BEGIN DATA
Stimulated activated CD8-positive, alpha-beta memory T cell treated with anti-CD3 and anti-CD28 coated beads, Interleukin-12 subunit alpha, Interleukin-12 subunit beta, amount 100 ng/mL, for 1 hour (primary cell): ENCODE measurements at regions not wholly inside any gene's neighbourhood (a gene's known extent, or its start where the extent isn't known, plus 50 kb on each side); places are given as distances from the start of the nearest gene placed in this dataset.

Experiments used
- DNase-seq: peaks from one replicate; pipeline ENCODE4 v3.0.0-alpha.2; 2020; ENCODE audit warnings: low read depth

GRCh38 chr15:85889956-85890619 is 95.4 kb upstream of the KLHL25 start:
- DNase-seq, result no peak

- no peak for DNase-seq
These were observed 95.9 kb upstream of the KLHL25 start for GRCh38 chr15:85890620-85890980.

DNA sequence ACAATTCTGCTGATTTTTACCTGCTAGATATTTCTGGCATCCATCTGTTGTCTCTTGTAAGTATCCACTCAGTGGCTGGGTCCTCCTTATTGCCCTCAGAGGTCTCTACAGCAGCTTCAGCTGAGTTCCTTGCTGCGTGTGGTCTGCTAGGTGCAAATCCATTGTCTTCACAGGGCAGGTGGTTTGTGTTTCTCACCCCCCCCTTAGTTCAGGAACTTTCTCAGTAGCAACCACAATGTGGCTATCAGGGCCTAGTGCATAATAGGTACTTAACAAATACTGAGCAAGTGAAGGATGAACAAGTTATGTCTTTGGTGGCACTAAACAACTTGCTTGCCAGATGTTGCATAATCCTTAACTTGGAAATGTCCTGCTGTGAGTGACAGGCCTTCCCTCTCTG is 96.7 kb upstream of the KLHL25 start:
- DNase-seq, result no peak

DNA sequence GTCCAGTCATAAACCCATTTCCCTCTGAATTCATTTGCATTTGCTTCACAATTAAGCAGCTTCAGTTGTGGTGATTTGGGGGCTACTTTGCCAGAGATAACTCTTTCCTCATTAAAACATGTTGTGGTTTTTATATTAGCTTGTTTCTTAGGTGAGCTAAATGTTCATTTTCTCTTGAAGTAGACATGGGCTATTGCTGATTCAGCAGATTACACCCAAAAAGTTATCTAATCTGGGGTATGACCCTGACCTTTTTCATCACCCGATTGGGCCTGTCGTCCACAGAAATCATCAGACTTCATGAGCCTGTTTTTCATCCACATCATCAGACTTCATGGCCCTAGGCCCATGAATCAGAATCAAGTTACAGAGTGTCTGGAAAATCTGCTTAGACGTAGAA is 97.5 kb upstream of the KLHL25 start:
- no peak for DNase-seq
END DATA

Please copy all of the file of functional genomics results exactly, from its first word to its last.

Stimulated activated CD8-positive, alpha-beta memory T cell treated with anti-CD3 and anti-CD28 coated beads, Interleukin-12 subunit alpha, Interleukin-12 subunit beta, amount 100 ng/mL, for 1 hour (primary cell): ENCODE measurements at regions not wholly inside any gene's neighbourhood (a gene's known extent, or its start where the extent isn't known, plus 50 kb on each side); places are given as distances from the start of the nearest gene placed in this dataset.

Experiments used
- DNase-seq: peaks from one replicate; pipeline ENCODE4 v3.0.0-alpha.2; 2020; ENCODE audit warnings: low read depth

GRCh38 chr15:85889956-85890619 is 95.4 kb upstream of the KLHL25 start:
- DNase-seq, result no peak

- no peak for DNase-seq
These were observed 95.9 kb upstream of the KLHL25 start for GRCh38 chr15:85890620-85890980.

DNA sequence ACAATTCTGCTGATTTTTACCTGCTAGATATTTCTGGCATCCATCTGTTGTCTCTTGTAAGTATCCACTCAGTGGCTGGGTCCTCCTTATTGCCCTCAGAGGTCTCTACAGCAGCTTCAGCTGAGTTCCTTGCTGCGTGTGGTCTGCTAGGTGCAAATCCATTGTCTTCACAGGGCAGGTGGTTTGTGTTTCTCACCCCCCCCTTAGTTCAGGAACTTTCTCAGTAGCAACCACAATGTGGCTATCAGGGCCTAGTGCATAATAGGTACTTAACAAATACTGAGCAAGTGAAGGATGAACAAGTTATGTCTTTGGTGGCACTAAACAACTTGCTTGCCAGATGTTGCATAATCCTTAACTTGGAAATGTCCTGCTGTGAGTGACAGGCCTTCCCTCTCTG is 96.7 kb upstream of the KLHL25 start:
- DNase-seq, result no peak

DNA sequence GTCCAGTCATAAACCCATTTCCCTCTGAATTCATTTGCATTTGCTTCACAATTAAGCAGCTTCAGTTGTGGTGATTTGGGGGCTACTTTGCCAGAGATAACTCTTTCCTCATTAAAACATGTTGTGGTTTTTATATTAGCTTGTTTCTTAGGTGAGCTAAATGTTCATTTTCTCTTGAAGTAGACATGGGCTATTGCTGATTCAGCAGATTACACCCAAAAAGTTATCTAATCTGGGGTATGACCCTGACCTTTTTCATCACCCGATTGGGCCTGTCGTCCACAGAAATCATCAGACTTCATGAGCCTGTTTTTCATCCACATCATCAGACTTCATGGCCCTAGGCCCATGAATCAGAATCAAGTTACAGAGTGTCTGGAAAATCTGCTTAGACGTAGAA is 97.5 kb upstream of the KLHL25 start:
- no peak for DNase-seq